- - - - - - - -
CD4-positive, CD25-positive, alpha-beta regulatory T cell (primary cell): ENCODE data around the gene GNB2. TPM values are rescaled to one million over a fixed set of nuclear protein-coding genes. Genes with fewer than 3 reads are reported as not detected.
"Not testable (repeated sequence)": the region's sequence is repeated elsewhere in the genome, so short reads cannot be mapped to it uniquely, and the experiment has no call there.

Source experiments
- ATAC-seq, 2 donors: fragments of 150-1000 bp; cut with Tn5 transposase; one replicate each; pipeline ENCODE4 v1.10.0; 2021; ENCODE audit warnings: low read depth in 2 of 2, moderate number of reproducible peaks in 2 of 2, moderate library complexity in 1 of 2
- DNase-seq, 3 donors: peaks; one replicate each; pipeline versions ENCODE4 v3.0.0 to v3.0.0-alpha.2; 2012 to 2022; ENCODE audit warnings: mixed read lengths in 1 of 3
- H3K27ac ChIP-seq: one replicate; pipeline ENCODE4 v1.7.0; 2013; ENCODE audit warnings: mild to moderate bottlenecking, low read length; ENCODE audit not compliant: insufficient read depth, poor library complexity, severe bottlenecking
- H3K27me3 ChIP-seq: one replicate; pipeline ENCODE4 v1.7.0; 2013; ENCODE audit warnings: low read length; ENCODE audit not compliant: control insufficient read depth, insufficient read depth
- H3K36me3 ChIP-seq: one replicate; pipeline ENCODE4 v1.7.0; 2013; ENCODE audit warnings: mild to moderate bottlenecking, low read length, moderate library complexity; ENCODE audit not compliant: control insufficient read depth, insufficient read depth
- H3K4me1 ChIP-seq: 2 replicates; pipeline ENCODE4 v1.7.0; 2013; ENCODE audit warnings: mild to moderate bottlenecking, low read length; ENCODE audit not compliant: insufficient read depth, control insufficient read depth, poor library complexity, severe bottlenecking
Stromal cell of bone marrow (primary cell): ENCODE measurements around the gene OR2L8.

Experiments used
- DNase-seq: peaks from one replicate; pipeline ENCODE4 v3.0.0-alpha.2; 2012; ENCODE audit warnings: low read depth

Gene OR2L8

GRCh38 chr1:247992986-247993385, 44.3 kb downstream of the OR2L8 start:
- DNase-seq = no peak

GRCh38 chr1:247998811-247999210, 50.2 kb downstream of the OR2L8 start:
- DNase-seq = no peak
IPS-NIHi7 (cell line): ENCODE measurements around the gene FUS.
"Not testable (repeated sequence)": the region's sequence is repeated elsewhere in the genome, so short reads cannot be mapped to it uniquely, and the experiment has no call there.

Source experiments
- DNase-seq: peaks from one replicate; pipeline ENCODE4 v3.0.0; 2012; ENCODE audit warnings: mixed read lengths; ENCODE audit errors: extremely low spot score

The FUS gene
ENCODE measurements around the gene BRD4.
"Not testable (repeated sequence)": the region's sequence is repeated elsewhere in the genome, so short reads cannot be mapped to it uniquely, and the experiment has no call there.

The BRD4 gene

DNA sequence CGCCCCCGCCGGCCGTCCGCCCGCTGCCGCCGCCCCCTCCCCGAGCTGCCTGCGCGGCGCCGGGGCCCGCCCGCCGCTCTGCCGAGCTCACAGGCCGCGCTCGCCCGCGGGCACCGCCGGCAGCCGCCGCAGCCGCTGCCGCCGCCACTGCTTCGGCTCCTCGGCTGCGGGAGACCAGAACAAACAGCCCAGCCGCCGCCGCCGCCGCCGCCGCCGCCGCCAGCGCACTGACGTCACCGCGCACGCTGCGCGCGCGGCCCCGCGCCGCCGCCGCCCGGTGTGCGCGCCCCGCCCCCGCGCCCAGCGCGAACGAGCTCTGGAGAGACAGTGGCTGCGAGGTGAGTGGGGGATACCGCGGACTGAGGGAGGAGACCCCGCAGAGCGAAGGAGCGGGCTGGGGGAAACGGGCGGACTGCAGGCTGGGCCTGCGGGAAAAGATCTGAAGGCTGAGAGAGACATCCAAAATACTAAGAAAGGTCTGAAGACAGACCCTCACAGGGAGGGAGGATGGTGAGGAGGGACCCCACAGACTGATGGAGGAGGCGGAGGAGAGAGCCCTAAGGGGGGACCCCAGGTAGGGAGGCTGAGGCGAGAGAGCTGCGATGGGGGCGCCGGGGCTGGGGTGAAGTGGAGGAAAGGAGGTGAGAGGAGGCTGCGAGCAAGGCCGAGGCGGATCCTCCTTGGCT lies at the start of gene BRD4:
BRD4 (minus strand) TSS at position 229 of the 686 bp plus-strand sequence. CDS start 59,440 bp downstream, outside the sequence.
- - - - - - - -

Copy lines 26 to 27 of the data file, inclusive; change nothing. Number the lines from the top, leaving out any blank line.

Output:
DNA sequence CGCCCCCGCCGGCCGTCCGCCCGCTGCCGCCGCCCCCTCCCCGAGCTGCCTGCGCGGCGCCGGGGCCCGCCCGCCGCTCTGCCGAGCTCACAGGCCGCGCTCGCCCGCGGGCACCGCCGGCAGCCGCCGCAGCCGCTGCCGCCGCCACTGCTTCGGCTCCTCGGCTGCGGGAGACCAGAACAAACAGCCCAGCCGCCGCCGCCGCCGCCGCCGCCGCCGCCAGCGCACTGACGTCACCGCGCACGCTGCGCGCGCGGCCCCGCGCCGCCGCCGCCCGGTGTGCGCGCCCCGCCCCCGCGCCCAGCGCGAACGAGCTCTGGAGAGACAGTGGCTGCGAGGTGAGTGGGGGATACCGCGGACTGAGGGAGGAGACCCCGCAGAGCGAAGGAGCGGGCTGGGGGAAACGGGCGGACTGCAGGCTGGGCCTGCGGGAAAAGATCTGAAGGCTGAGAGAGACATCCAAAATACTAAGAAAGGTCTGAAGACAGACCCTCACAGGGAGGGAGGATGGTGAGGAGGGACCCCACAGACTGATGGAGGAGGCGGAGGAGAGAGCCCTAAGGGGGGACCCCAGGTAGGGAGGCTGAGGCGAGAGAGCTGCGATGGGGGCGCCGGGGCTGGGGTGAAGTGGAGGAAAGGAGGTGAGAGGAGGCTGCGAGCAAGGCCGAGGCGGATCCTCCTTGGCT lies at the start of gene BRD4:
BRD4 (minus strand) TSS at position 229 of the 686 bp plus-strand sequence. CDS start 59,440 bp downstream, outside the sequence.